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What Type of Survey Do I Need When Buying a House in the Wyre Forest and Shropshire?

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Fri 28 Oct 2022

What Type of Survey Do I Need When Buying a House in the Wyre Forest and Shropshire?

Buying a house in Wyre Forest and Shropshire is such an exciting time. Looking at areas, looking at different styles of property, different gardens, locations, schools, transport links….and of course, no one loves looking at property more than us! We adore it when our clients find the home of their dreams and move in ready to start a new chapter. But wait. Of course, there’s more to buying a house in Wyre Forest and Shropshire than simply falling in love with it. You must make sure it’s a sound property and isn’t going to cause you headaches and turn your dream into a nightmare. And that’s where surveys come in. A home survey will help you decide whether it’s a green for go or a bright red STOP right now. Here, we explain the surveys you’ll need to consider when buying a home in Wyre Forest and Shropshire. But first, one of the questions we get asked most often is:


Do I really need a home survey?

The answer is probably, yes. Why? For two reasons really. Firstly, you may love

the house you’ve found, but think about this.

• Is it structurally safe?

• Is it going to need rewiring or things fixing?

• Are lots of works required to bring it up to standard?

If it’s going to cost you a lot of money and lots of time to correct, is it really the

right house for you?

Conversely, if a survey suggests you need to make repairs worth thousands

and you still want the place, you could potentially ask the seller to reduce the

asking price.


In a Nutshell: A survey gives you security that the property is right for you.


Is a home survey a legal requirement?

No, it’s not a legal requirement to have a home survey done on a house that

you are buying. You may look at the costs of having a survey done and think

the cash is better off in your own pocket. But we would always respectfully

suggest that you seriously think about commissioning a survey.

If it’s a new house, then the survey you need won’t be as expensive as a full

survey on an older property that may have issues. If you have a survey that

flags up issues, it could save you money in the long run.

In a Nutshell:
Take a step back from the emotional thinking and think of your

money and your investment, because that’s what you’re spending your money


Is a home survey the same as a mortgage survey?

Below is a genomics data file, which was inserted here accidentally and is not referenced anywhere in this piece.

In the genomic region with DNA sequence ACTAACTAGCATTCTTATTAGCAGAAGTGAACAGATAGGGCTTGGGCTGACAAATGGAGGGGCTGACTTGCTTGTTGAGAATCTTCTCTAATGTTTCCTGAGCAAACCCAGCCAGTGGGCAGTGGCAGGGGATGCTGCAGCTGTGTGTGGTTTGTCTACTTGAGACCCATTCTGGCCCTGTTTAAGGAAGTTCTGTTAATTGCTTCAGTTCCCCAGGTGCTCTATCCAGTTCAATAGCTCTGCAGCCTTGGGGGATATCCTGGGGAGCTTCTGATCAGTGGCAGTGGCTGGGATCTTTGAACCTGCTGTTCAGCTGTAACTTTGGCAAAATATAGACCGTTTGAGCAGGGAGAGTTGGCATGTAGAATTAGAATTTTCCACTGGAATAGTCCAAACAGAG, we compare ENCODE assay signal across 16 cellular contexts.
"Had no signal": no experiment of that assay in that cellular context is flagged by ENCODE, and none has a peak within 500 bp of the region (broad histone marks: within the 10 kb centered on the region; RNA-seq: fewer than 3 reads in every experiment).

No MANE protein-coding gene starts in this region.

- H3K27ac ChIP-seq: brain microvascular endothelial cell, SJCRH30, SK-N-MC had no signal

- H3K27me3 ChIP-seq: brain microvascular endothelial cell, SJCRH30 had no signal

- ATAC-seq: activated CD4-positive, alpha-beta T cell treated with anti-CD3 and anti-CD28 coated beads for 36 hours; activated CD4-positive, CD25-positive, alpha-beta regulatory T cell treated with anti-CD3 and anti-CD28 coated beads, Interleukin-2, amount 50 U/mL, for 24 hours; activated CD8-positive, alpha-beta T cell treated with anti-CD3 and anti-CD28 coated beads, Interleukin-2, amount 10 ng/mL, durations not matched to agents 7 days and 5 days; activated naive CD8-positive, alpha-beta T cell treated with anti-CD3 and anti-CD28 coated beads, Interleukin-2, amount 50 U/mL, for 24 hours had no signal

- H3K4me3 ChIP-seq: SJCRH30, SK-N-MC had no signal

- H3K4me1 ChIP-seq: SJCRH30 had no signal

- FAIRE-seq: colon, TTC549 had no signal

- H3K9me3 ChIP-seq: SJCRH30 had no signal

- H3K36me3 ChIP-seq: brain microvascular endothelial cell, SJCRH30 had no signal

No! As a condition of getting a mortgage approval, you may well have to get a

survey done on the property you want. This is a survey the lender will do – via

an independent surveyor – to make sure that they can be confident the

property is worth what it is on the market for. A survey of this type isn’t

anywhere near as in depth as a proper, structural survey and sometimes is

done from a distance.


In a Nutshell: Your lender survey and home survey are two different elements

of the home buying process. If you need help clarifying what type of survey

you require, just ask us and we’ll explain. We like to talk in plain English and

love to help.


What’s in a survey?

The type and level of survey very much depends on what sort of property you

are looking to purchase.


Condition Report

If you are eying up a newbuild, which should come with a warranty and certain

guarantees, you should be looking at a low-level survey – a Condition Report.

These typically cost a few hundred pounds and take a couple of hours to be



Homebuyers Report

Then there’s a Homebuyers Report, which costs a little more and is also a little

more in depth, usually containing advice on what needs to be done. You can

see why these might be needed for an older property.


Full Building Survey

A full Building Survey – now this does cost more but is very thorough. It’s ideal

for an older property or one that is perhaps unusual. You need to make sure

that the house you are buying is structurally safe and this will tell you

everything – warts and all.

 In a Nutshell: Your surveyor should be a “a member of a recognised governing

body such as the Residential Property Surveyors Association (RPSA) or Royal

Institution of Chartered Surveyors”. Choose your survey based on what you

need, not on the cost.

What Happens Next?

Your survey may well point out some defects and highlight what works needs

to be done. You need to properly assess whether this is something you either

want to do or can afford to do.


In a Nutshell: Weigh it all up, don’t scrimp on costs, and make sure you know

exactly what needs doing and whether you are prepared to take it on.

Should you need further advice on surveys, please get in touch with us. We are

more than happy to advise you. Email us at or call us on 01562 821 600. Our friendly teams at Kidderminster and Bridgnorth can help.